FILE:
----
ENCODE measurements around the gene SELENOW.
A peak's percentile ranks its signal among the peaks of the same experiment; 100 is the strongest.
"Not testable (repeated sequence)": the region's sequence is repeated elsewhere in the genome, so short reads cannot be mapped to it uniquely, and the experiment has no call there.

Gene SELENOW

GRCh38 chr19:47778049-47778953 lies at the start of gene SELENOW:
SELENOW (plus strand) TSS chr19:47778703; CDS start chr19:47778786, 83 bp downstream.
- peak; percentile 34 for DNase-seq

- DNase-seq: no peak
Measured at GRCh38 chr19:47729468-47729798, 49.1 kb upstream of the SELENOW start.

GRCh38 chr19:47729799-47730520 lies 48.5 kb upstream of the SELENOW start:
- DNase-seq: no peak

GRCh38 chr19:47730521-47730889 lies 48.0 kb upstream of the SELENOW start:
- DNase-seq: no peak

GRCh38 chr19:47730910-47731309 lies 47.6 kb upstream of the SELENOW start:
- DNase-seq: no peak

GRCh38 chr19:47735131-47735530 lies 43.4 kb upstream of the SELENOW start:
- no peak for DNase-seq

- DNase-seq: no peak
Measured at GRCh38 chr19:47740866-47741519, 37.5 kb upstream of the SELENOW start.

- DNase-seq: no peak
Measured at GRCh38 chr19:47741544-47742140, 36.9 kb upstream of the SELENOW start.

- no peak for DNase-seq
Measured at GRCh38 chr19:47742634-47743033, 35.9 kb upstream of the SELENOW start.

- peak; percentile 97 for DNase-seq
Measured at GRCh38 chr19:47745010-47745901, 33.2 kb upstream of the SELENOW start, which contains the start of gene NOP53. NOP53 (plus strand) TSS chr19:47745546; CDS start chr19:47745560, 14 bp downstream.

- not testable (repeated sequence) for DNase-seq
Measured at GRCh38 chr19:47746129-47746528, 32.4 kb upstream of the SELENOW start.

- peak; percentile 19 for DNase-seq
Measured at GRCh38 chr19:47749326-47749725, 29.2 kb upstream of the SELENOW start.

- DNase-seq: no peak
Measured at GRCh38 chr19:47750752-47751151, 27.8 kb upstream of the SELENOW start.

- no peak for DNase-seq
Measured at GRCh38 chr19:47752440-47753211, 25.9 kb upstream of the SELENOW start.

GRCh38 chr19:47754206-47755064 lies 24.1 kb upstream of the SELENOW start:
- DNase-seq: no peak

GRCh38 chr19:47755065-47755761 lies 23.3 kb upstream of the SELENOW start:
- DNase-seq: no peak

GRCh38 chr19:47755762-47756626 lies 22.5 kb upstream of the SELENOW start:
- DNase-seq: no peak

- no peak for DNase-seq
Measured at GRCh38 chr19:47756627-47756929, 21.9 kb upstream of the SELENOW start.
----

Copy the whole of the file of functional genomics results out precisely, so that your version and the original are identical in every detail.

ENCODE measurements around the gene SELENOW.
A peak's percentile ranks its signal among the peaks of the same experiment; 100 is the strongest.
"Not testable (repeated sequence)": the region's sequence is repeated elsewhere in the genome, so short reads cannot be mapped to it uniquely, and the experiment has no call there.

Gene SELENOW

GRCh38 chr19:47778049-47778953 lies at the start of gene SELENOW:
SELENOW (plus strand) TSS chr19:47778703; CDS start chr19:47778786, 83 bp downstream.
- peak; percentile 34 for DNase-seq

- DNase-seq: no peak
Measured at GRCh38 chr19:47729468-47729798, 49.1 kb upstream of the SELENOW start.

GRCh38 chr19:47729799-47730520 lies 48.5 kb upstream of the SELENOW start:
- DNase-seq: no peak

GRCh38 chr19:47730521-47730889 lies 48.0 kb upstream of the SELENOW start:
- DNase-seq: no peak

GRCh38 chr19:47730910-47731309 lies 47.6 kb upstream of the SELENOW start:
- DNase-seq: no peak

GRCh38 chr19:47735131-47735530 lies 43.4 kb upstream of the SELENOW start:
- no peak for DNase-seq

- DNase-seq: no peak
Measured at GRCh38 chr19:47740866-47741519, 37.5 kb upstream of the SELENOW start.

- DNase-seq: no peak
Measured at GRCh38 chr19:47741544-47742140, 36.9 kb upstream of the SELENOW start.

- no peak for DNase-seq
Measured at GRCh38 chr19:47742634-47743033, 35.9 kb upstream of the SELENOW start.

- peak; percentile 97 for DNase-seq
Measured at GRCh38 chr19:47745010-47745901, 33.2 kb upstream of the SELENOW start, which contains the start of gene NOP53. NOP53 (plus strand) TSS chr19:47745546; CDS start chr19:47745560, 14 bp downstream.

- not testable (repeated sequence) for DNase-seq
Measured at GRCh38 chr19:47746129-47746528, 32.4 kb upstream of the SELENOW start.

- peak; percentile 19 for DNase-seq
Measured at GRCh38 chr19:47749326-47749725, 29.2 kb upstream of the SELENOW start.

- DNase-seq: no peak
Measured at GRCh38 chr19:47750752-47751151, 27.8 kb upstream of the SELENOW start.

- no peak for DNase-seq
Measured at GRCh38 chr19:47752440-47753211, 25.9 kb upstream of the SELENOW start.

GRCh38 chr19:47754206-47755064 lies 24.1 kb upstream of the SELENOW start:
- DNase-seq: no peak

GRCh38 chr19:47755065-47755761 lies 23.3 kb upstream of the SELENOW start:
- DNase-seq: no peak

GRCh38 chr19:47755762-47756626 lies 22.5 kb upstream of the SELENOW start:
- DNase-seq: no peak

- no peak for DNase-seq
Measured at GRCh38 chr19:47756627-47756929, 21.9 kb upstream of the SELENOW start.